Politics-as-Usual Are Over in the US?
By Staff News & Analysis - May 18, 2011

The Republican Presidential campaign is off to a slow start, but judging by the last week not slow enough. First Mitt Romney defends his ObamaCare prototype in Massachusetts, and now Newt Gingrich (left) has decided to run against House Republicans on Medicare. They must be loving this at the White House. Asked on NBC's "Meet the Press" on Sunday about Paul Ryan's reform plan, Mr. Gingrich chose to throw his former allies in the GOP House not so much under the bus as off the Grand Canyon rim. – Wall Street Journal

Dominant Social Theme: We'll cover politics as we always have here in the US mainstream media, but for some reason things are changing. We're not quite sure why …

Free-Market Analysis: Times are changing in America, even if the mainstream media doesn't quite "get it." But the changes in our view are making those who write for the mainstream media fairly cranky. The Journal article excerpted above is a good example.

According to the Journal, newly announced US presidential candidate Newt Gingrich labeled the House program proposed by House Budget Chairman's Congressman Paul Ryan as "too big a jump." Gingrich wants a system that offers people better solutions without having such solutions imposed on them. "I'm against ObamaCare, which is imposing radical change. And I would be against a conservative imposing radical change," he said.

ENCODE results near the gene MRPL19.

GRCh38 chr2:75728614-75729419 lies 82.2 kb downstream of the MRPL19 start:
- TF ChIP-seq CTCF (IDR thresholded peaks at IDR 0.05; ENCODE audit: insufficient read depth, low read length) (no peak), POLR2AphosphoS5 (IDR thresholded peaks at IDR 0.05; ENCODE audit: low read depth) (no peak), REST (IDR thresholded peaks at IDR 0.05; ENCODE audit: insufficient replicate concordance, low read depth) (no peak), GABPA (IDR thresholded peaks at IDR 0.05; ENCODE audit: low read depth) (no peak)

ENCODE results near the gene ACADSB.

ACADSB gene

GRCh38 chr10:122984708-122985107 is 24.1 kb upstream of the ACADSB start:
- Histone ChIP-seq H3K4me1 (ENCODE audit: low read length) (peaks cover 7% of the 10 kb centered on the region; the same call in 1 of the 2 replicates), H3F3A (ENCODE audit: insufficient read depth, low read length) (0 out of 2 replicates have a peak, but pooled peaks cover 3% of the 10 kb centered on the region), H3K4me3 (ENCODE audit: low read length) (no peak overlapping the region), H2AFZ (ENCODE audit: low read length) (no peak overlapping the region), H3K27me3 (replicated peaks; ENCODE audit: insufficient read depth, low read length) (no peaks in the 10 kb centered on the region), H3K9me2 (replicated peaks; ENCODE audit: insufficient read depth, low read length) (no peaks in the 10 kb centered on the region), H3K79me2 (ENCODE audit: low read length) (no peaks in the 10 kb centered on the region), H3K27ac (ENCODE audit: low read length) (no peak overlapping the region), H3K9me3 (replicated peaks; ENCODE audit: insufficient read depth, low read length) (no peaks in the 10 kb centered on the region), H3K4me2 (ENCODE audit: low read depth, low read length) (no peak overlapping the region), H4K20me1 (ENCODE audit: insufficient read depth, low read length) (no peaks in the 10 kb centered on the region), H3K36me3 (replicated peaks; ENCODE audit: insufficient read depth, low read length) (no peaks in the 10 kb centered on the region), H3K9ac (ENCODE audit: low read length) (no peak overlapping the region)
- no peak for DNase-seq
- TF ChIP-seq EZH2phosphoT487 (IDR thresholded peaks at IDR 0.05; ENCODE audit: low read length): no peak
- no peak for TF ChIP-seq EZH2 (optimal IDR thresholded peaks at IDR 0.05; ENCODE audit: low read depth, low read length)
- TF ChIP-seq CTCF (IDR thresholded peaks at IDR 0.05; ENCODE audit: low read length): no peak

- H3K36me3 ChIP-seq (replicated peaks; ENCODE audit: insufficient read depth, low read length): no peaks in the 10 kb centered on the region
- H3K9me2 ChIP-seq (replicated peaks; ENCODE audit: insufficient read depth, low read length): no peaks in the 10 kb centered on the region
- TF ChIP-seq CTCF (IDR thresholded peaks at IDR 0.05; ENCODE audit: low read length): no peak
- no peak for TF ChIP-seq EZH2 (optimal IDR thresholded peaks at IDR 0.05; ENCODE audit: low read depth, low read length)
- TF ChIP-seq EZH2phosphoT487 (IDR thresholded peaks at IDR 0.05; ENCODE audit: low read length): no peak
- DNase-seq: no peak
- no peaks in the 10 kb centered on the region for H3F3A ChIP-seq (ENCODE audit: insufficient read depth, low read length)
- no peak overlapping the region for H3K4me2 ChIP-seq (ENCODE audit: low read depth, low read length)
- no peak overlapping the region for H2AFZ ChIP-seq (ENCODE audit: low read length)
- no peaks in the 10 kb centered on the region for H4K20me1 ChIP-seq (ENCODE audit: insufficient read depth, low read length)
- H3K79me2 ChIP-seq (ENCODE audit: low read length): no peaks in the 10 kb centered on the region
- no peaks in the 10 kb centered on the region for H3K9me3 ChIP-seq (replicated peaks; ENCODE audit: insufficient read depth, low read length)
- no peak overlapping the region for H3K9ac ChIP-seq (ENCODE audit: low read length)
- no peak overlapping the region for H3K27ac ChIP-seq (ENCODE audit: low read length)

By using the word "radical," the Journal article points out, Gingrich is deliberately polarizing the debate. And yet almost every single House Republican voted for a version of the Ryan bill as part of a larger budget outline. His words were immediately resented because of the heated nature of the budget battle. House Republicans saw him as undermining them.